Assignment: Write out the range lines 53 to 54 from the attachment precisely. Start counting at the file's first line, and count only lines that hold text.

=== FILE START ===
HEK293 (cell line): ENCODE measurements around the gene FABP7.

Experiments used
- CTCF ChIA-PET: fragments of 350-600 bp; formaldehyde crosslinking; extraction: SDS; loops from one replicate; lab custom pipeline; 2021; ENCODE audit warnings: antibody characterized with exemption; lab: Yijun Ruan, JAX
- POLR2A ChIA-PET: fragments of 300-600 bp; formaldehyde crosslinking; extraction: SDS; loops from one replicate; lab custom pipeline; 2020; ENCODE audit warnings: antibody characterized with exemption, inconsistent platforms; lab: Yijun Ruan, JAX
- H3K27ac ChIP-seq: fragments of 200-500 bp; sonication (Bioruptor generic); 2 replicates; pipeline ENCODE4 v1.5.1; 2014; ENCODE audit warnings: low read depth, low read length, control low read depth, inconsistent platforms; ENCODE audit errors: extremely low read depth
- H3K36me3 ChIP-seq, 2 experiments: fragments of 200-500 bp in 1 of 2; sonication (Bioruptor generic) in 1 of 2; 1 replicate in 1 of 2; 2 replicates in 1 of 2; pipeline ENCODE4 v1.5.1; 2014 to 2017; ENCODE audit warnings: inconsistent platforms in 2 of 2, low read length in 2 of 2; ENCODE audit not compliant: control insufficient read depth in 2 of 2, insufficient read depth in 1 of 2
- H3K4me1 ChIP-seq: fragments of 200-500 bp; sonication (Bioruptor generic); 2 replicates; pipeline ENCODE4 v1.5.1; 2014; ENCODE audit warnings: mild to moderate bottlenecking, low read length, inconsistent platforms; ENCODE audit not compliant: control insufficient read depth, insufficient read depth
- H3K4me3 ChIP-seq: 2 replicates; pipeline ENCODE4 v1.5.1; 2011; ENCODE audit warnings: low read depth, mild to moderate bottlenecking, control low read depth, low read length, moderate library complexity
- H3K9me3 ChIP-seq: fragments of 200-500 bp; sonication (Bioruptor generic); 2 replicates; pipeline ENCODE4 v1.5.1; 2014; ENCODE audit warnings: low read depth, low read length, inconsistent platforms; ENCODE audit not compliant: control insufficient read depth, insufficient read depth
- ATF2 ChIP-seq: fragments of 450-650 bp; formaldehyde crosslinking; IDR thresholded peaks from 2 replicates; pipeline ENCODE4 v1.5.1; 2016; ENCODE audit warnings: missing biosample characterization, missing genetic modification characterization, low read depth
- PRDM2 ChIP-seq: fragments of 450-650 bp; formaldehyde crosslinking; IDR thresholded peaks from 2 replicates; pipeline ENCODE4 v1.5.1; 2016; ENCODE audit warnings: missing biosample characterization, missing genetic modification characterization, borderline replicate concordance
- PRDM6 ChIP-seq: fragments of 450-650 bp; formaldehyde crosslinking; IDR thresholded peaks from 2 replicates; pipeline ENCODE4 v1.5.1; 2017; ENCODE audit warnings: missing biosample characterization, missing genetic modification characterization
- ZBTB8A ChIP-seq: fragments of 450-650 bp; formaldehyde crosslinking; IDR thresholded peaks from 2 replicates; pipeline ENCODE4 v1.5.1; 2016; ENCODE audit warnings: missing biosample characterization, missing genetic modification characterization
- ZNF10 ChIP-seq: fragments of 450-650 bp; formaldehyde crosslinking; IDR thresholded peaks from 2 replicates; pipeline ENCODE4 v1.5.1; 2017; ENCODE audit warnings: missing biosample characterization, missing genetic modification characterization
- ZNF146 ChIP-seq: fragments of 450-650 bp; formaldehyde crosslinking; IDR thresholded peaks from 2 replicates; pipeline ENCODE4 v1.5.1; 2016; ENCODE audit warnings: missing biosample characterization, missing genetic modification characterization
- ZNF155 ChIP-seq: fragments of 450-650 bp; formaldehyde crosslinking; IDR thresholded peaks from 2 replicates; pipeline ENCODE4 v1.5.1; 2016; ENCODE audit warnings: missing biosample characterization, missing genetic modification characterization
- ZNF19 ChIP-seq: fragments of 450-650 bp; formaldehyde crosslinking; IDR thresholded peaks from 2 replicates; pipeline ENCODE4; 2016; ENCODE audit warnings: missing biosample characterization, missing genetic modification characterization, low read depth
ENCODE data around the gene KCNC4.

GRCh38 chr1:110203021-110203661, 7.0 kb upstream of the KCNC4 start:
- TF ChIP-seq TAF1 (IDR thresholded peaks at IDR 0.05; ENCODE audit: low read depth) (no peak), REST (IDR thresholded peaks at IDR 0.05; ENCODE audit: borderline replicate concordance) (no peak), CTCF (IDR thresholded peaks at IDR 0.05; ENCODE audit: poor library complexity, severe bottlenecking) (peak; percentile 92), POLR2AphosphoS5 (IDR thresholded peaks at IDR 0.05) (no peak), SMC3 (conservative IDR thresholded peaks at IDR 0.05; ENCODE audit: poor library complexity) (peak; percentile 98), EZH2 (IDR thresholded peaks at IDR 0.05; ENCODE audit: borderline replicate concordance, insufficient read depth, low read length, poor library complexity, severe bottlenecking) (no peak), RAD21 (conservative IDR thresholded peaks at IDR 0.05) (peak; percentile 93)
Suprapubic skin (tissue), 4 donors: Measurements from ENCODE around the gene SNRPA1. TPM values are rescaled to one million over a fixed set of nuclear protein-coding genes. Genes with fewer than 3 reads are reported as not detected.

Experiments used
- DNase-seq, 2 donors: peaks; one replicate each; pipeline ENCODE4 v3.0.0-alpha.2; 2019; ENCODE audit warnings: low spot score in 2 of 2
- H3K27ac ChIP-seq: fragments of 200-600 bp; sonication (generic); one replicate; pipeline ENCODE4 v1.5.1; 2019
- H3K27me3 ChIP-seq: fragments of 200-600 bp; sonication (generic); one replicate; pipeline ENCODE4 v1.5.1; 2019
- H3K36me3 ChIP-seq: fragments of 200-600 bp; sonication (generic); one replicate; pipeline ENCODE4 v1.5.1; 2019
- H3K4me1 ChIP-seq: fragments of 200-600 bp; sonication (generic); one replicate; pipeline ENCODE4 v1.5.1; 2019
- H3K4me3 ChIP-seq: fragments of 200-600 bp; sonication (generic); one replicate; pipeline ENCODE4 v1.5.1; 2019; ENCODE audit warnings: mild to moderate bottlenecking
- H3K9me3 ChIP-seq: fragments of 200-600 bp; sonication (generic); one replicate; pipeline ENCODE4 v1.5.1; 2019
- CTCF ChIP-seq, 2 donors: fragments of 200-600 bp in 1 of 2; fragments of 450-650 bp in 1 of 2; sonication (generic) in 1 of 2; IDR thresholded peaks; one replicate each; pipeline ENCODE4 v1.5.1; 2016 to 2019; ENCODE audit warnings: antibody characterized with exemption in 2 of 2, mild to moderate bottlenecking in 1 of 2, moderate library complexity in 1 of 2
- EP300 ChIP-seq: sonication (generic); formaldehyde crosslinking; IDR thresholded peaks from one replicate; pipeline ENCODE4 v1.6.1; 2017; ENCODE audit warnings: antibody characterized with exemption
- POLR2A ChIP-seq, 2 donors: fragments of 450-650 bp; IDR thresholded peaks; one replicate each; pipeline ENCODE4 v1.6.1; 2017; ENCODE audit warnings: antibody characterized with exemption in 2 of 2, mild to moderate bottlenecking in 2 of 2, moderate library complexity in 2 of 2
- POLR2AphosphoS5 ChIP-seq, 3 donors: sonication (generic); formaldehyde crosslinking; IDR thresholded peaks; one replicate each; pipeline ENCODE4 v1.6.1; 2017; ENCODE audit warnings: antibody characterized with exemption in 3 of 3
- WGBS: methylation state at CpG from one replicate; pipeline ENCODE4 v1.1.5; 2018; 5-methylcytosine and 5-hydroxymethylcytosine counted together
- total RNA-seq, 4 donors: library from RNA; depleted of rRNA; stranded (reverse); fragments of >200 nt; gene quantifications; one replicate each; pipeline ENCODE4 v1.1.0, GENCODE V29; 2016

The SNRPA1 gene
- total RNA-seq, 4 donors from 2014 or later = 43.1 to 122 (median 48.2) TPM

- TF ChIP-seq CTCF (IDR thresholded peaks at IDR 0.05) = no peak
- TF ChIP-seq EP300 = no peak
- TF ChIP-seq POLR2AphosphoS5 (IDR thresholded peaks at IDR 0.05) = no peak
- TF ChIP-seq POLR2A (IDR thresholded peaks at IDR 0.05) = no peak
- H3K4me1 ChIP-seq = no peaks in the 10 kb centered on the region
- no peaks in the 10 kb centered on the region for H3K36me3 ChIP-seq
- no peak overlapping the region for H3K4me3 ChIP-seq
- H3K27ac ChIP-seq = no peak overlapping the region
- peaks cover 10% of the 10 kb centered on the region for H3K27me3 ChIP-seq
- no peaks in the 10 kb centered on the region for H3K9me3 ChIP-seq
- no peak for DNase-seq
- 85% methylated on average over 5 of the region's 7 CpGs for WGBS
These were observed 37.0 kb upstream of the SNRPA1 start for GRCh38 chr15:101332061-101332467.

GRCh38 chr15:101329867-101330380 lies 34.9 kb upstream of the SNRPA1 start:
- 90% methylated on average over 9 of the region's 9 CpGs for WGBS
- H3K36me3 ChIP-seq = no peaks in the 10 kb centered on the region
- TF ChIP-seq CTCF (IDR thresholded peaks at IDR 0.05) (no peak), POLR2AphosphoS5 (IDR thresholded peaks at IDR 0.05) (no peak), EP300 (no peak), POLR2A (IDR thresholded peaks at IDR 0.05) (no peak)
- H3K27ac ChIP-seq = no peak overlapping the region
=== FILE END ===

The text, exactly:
- H3K36me3 ChIP-seq = no peaks in the 10 kb centered on the region
- TF ChIP-seq CTCF (IDR thresholded peaks at IDR 0.05) (no peak), POLR2AphosphoS5 (IDR thresholded peaks at IDR 0.05) (no peak), EP300 (no peak), POLR2A (IDR thresholded peaks at IDR 0.05) (no peak)